Augmented Reality Threatens Physical Property Rights

We’ve seen what digital media has done to intellectual property rights: rampant copyright infringement, countless lawsuits, and the rise of Creative Commons as a mainstream license. But what’s digital media going to do to physical property rights, such as real estate?

Sounds sensational, I know, but as the web grows increasingly mobile, and augmented reality seeps into real reality brings us to new levels (pun intended) of being wired in, businesses and individuals will face new challenges in defending their property rights. As Matthew Szymczyk recently pointed out for Ad Age augmented reality technology will further erode the control that brands have over their message. Specifically, it can open up their brick & mortar space to advertising from their competitors.

As you walk along a row of restaurants, you decide to put on your augmented reality glasses to see ratings […] However, as you look closer at the restaurant, you notice a virtual advertisement and coupon from a competing restaurant just a few blocks away. Touching the advertisement, you’re then given animated directions to the establishment, the virtual coupon and video recommendations from the competing chef.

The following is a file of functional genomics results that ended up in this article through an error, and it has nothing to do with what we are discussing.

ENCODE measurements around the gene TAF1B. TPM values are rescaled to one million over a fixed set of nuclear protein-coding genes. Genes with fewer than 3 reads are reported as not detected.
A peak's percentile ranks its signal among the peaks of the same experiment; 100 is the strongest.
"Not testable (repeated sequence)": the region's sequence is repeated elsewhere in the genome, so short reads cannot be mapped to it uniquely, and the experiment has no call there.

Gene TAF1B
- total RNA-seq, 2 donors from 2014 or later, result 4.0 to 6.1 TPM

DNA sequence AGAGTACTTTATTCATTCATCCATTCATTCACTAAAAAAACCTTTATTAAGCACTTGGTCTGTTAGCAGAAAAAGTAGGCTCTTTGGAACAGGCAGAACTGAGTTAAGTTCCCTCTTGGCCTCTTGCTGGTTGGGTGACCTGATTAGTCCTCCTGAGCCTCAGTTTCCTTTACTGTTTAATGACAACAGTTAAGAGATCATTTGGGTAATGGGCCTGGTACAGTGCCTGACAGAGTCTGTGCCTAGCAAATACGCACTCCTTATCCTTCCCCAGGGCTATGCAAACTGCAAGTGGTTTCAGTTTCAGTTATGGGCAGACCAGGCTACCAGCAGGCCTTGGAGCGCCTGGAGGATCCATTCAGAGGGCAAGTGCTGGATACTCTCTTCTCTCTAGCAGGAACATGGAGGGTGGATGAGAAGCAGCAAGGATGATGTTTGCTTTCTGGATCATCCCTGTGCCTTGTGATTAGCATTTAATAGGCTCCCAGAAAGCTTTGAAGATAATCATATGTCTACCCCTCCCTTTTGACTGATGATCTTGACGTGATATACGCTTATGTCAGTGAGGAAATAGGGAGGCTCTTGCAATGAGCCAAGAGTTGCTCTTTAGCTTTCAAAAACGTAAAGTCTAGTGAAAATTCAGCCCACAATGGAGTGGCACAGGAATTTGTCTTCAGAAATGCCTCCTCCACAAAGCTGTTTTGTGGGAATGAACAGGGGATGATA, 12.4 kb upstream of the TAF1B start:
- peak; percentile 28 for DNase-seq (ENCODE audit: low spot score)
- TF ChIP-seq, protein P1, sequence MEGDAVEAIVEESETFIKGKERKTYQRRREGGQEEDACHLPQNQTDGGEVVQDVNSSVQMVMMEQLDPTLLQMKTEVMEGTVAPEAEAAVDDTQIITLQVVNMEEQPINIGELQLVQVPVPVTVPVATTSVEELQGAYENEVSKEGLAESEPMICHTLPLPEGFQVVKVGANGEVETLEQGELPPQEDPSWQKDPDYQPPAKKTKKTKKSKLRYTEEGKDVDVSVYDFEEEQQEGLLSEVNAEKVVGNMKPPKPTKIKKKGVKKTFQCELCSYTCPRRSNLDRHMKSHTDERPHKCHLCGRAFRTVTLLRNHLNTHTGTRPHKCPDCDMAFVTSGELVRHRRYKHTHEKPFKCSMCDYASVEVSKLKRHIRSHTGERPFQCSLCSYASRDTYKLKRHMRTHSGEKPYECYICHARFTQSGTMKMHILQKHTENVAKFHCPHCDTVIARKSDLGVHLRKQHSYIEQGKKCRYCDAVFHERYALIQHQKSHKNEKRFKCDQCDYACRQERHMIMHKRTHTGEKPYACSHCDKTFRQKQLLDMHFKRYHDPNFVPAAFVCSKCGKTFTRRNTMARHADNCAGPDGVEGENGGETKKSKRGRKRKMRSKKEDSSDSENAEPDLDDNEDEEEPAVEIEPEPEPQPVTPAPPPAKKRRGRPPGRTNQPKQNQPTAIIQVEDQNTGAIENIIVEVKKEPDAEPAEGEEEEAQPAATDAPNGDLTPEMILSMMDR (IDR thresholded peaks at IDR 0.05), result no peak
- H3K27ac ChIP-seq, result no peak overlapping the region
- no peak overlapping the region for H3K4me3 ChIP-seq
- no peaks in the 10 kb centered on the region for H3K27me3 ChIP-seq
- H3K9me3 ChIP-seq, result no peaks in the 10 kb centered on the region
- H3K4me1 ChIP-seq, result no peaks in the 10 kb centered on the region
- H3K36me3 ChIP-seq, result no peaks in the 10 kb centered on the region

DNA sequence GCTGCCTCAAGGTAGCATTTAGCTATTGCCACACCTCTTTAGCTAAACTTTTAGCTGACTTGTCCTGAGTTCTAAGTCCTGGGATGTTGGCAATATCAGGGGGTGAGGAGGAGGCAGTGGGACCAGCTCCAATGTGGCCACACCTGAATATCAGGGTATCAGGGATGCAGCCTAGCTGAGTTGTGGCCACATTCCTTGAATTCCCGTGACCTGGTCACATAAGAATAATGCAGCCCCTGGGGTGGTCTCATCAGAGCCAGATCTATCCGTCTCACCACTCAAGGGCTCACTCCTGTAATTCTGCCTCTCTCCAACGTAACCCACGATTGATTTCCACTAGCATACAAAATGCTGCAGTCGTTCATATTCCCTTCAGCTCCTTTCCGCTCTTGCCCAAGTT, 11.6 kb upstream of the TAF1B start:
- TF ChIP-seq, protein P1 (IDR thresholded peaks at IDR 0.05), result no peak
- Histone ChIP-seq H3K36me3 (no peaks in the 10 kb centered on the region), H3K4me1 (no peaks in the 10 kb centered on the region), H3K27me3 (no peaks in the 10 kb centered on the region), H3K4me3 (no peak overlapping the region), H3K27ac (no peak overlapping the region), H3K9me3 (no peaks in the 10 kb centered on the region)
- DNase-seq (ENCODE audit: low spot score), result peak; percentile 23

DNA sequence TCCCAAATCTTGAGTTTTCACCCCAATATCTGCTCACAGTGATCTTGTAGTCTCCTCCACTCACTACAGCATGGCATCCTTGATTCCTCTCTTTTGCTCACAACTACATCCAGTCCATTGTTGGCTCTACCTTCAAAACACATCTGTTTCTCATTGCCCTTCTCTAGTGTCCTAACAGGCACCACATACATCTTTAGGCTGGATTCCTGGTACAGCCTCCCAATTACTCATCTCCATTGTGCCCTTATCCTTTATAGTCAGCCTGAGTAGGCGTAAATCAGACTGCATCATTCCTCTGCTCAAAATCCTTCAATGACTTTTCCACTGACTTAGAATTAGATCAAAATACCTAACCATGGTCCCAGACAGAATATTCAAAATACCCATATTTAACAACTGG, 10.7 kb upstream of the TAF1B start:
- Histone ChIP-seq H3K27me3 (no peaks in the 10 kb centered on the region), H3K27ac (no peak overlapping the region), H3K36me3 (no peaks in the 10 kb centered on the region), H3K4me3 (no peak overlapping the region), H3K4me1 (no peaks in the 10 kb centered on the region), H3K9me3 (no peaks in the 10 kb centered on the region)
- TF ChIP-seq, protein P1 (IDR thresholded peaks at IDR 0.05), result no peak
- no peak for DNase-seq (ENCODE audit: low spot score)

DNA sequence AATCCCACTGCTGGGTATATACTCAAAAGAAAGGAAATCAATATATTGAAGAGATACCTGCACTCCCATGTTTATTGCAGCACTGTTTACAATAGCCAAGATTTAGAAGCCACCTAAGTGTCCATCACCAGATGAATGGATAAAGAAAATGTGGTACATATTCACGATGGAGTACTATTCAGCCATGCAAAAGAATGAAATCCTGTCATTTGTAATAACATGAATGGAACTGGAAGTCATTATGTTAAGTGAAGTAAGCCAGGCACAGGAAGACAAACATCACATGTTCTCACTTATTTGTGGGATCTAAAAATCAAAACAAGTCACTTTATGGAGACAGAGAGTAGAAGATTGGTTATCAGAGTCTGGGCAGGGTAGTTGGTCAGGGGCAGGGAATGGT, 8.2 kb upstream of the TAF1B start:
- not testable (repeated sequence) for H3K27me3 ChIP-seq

Indeed, a whole can of legal worms for brands, advertisers, and property law altogether. And currently, there is nothing that prevents companies from delivering virtual advertisements on a competitor’s physical space because physical presence is defined by the boundaries of square footage. As Szymczyk illustrates:

We tend to think of physical boundaries on an X and Y plane but where does your space end on a Z plane?

Of course, as Szymczyk also reports, lawyers have already begun to tackle these issues. And while I’m sure we can expect to hear plenty of outrage from both advertisers and property owners in coming years, we can also expect rules, laws and guidelines to fall into place over the next decade.

But there are plenty of questions this brings up that the lawyers won’t be able to answer for us, such as:

  • What will this mean for display advertising?
  • Will it get more personalized?
  • Will it feel like cyber-stalking?
  • Will it become performance-based?
  • And what about visual pollution?
  • What about trademark protection?
  • Will it get worse? Or only for those with augmented reality on?

Maybe only time will tell, but for those with their concerned about their brand, ad spend, aesthetic or property rights, these are all pertinent concerns.

About CT Moore

A former Staff Editor here at, CT Moore is a recovering agency hack with over a decade experience leveraging search, social media, and content marketing to help brands meet their business goals online. He currently provides digital strategy consulting to start-ups, SMBs, enterprise level companies through his consultancy Socialed Inc.. CT is also an accomplished blogger and speaker who educates groups and companies on how they can better leverage different online channels.

11 Responses to Augmented Reality Threatens Physical Property Rights